By Andy Grafton
"Don't bother with gear timing on a petrol, I've never heard of a LR engine chain breaking like diesel belts do, there's less load on a petrol drive (no injector pump).
Camshafts:- Engines with serial nos. beginning 361 have the petrol cam.
Timing:- IVO 6* BTDC, IVC 52* ABDC, EVO 34* BBDC, EVC 24* ATDC. (Part no 274709 stamped on it). 991 and 366 engines have the diesel type cam, part no 274711.
Timing:- IVO 16* BTDC, IVC 42* ABDC, EVO 51* BBDC, EVC 13* ATDC.
The main difference is the diesel type cam has slightly more lift and opens for six degrees longer. Average diesel cylinder pressures are lower so you tend to open the exhaust valve slightly earlier to give the gas time to escape. That does not necessarily mean it will benefit the petrol's economy to have the same timing as you may waste useful cyl pressure. Comparing the 2 1/4 petrol and diesel/2.5 cams, the 2 1/4 petrol inlet valve closes 10 degrees later (52*/42*) and the exhaust opens 17 degrees later (34*/51*) - quite a big difference.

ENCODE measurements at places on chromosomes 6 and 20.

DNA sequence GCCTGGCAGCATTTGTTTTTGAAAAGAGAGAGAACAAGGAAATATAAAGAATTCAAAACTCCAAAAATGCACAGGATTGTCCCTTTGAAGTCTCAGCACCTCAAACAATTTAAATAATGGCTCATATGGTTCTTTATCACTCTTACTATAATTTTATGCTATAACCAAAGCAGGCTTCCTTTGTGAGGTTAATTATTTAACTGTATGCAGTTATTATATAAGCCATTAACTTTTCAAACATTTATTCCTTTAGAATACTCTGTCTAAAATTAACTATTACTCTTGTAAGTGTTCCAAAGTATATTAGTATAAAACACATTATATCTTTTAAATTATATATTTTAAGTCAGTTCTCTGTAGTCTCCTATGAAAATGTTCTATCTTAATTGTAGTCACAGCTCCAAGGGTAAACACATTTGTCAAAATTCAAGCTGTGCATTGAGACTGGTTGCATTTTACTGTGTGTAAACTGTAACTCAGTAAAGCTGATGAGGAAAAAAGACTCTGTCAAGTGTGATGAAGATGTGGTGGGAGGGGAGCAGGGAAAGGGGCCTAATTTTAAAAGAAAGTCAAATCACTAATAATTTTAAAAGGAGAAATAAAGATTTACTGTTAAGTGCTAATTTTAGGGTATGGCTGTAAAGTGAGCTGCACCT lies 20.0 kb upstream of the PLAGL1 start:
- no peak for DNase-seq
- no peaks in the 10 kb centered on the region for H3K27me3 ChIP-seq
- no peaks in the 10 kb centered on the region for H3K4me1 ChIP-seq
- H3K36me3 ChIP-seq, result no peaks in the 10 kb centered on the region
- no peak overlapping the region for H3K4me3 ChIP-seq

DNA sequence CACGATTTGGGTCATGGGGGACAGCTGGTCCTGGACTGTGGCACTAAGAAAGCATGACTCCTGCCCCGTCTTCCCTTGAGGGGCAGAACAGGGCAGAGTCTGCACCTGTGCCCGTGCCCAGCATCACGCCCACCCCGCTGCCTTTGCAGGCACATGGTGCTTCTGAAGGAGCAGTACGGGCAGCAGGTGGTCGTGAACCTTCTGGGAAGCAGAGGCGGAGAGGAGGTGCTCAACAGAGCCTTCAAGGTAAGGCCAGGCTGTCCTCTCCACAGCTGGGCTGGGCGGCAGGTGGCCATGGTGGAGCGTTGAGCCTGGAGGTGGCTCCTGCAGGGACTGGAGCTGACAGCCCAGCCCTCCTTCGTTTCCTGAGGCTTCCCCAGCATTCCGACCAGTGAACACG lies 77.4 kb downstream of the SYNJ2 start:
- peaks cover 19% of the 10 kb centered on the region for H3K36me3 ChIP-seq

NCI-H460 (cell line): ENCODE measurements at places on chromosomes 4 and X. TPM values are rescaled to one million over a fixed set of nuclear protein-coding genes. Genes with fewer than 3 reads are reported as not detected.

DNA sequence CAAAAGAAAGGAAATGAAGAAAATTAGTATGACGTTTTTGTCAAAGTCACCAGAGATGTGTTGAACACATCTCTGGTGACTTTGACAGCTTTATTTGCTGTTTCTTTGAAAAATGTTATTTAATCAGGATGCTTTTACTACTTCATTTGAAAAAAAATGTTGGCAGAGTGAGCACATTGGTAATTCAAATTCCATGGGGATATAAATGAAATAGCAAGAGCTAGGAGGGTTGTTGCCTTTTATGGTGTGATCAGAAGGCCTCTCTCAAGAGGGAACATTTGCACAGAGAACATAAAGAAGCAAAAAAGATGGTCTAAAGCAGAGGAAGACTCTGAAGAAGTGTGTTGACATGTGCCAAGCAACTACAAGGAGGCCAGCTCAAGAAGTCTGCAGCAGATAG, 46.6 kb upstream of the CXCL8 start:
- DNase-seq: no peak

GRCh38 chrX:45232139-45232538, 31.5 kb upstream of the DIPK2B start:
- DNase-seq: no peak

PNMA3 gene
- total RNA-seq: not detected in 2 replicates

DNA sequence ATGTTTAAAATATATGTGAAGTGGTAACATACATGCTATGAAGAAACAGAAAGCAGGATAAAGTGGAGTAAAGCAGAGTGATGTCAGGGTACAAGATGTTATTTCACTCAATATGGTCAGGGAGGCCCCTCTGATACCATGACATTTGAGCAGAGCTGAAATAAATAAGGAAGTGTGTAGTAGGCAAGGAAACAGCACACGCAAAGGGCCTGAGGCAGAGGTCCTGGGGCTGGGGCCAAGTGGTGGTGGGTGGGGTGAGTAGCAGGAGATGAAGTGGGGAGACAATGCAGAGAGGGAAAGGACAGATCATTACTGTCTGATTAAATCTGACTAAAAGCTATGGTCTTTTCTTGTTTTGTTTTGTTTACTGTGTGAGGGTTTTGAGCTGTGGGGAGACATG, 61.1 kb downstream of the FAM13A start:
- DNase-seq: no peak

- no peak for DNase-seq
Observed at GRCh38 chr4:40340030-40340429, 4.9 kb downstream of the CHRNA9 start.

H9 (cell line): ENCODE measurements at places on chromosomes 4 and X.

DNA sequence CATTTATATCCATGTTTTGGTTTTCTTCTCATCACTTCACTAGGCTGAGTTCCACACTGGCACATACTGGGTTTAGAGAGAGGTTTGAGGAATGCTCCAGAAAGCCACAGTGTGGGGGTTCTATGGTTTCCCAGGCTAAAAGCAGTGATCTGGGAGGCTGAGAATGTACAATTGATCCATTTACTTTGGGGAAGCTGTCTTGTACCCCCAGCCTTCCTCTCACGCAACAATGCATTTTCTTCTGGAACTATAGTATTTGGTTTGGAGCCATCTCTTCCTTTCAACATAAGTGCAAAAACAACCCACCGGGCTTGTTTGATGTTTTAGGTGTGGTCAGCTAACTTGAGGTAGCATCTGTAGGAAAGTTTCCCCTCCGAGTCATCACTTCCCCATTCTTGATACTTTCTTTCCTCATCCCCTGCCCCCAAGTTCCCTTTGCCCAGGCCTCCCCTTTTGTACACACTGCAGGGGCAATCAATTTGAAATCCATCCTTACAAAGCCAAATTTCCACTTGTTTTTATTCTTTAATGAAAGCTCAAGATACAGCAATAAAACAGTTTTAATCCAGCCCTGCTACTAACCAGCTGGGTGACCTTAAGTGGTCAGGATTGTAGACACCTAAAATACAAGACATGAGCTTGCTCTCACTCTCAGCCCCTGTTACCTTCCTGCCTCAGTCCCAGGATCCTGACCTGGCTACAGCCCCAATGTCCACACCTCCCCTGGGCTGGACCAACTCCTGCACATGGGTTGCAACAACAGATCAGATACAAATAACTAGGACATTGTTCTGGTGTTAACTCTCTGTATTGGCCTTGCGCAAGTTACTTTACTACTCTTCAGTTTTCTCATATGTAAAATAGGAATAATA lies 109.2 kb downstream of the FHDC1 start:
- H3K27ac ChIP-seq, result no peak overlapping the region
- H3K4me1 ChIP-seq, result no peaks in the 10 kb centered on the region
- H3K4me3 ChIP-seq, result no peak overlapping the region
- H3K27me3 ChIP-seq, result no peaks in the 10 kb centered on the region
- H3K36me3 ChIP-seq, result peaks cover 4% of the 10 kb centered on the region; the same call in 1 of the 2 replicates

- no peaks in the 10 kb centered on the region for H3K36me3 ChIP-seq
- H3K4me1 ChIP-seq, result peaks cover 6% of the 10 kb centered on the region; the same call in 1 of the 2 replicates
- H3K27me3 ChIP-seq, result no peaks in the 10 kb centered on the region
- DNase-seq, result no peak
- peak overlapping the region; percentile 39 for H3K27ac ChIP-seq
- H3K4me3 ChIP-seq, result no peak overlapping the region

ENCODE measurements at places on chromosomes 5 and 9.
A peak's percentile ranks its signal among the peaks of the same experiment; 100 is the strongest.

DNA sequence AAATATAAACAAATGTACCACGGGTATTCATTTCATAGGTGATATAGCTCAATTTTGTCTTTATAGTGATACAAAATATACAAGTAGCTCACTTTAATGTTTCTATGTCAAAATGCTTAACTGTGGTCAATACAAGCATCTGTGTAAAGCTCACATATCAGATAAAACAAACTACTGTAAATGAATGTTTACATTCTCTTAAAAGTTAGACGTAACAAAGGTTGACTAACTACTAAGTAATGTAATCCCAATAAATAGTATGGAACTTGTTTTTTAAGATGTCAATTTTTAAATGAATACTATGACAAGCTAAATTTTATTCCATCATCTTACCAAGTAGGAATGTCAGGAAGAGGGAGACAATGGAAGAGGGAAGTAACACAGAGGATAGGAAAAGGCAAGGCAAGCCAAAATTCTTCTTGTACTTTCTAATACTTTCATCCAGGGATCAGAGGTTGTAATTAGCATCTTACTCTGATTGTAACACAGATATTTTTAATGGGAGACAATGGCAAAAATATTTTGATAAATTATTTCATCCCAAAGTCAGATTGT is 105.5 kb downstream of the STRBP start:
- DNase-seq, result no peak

If you advanced the timing on a standard petrol cam by 4*, using the adjustable keyways you would get:- IVO 10* BTDC, IVC 48* ABDC, EVO 38* BBDC, EVC 20* ATDC. E.P. would be 99* BTDC using a DTI guage for timing.
The inlet valve still opens late so smooth idle will not be affected, it closes 4* earlier so low speed torque should be marginally improved, the exhaust opens slightly earlier so you should get less pumping loss but without losing useful pressure. The exhaust closing earlier will have the least effect, but overall the torque output will probably be higher, but peak slightly lower down the rev range than before, everything else being left alone. As a result, you will likely lose a couple of BHP, but get it back again as a result of the higher compression ratio. ".